Homework E19

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DTingey_1C
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Joined: Fri Aug 30, 2019 12:16 am

Homework E19

Postby DTingey_1C » Sun Oct 06, 2019 2:10 pm

Here is the problem E19 from the textbook:

A report stated that the Sudbury Neutrino Observatory in Sudbury, Canada, uses 1.00×10^3 tonne (1t=10^3kg)of heavy water, D2O, in a spherical tank of diameter 12 m to detect neutrinos. The density of normal water (H2O) at the temperature of the tank is 1.00g⋅mol^−3
(a) Using a molar mass for deuterium of 2.014g⋅mol^−1, calculate the molar mass of D2O
(b) Assuming that the volume occupied by a D2O molecule is the same as that occupied by an H2O molecule, calculate the density of heavy water.
(c) Calculate the volume of the tank in cubic meters from your density data and the given mass of the heavy water, then compare this volume with the volume of the tank calculated from its reported diameter.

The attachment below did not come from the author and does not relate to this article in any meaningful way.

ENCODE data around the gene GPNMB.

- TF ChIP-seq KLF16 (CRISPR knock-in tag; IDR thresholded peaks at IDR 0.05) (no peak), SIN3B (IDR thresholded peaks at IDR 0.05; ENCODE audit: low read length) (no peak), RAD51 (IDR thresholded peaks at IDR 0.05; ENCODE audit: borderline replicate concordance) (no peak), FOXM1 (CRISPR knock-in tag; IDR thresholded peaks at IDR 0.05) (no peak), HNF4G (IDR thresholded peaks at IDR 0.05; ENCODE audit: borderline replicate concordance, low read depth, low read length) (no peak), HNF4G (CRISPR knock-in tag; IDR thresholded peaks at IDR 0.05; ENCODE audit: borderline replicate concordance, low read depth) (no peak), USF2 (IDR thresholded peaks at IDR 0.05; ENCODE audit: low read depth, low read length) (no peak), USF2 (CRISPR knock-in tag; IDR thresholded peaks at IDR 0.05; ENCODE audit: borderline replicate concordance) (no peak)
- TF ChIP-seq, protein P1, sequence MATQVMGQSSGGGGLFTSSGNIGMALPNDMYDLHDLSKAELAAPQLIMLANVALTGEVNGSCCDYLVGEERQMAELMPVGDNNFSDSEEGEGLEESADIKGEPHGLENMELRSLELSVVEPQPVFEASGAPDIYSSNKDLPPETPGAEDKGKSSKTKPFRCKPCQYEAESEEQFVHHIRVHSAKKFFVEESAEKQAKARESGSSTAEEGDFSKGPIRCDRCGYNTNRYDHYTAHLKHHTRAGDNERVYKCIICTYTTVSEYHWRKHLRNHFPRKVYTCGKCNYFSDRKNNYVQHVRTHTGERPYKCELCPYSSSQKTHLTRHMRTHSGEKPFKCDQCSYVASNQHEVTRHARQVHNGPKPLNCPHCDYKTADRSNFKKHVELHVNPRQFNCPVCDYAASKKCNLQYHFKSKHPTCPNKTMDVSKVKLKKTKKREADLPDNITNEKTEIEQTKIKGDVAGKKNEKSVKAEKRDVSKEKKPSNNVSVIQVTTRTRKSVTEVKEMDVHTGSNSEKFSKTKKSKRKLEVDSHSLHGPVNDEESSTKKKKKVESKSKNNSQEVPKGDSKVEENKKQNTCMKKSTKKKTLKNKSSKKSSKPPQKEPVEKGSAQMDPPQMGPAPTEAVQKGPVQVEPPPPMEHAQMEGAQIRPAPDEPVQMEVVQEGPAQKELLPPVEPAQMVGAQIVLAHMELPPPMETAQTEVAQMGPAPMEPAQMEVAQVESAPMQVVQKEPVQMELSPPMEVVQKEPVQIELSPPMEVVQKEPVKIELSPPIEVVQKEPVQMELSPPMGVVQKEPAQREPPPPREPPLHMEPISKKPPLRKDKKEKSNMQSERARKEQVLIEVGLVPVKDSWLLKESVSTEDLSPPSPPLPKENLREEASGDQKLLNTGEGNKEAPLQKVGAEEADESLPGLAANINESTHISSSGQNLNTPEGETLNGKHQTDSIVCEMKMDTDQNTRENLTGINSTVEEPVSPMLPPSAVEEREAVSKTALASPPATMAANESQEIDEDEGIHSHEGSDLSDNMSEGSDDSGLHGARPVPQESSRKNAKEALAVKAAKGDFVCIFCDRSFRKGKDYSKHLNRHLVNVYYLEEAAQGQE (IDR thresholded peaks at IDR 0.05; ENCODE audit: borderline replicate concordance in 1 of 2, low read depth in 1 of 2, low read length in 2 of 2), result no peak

(d) Is the reported mass of heavy water accurate? (e) Is the assumption you made in part (b) reasonable? Explain your reasoning. (The volume of a sphere of radius r is V=4/3πr3)

I understand how to get the molar mass in A, but how do you find the density of the D20 molecule when it doesn't give you the volume of an H20 molecule. Thanks.

Lelija Kazlauskas 3J
Posts: 50
Joined: Thu Jul 11, 2019 12:16 am

Re: Homework E19

Postby Lelija Kazlauskas 3J » Sun Oct 06, 2019 7:47 pm

To find the density of a single water molecule, you have to use Avogadro's constant.

There are 6.022x10^23 molecules of H2O in 18.0158 g of water.

Then you divide that molar mass (18.0158 g) by Avogadro's constant to get the mass of one water molecule (~ 2.99×10^-23 g).

The density of water is 1 g/mL.

Thus, the volume of one water molecule is the mass of one water molecule, divided by the density of water.

The volume of water you get is 2.99×10^-23 mL.

Then you can use the molar mass of the heavy water, divided by this volume to get your answer.


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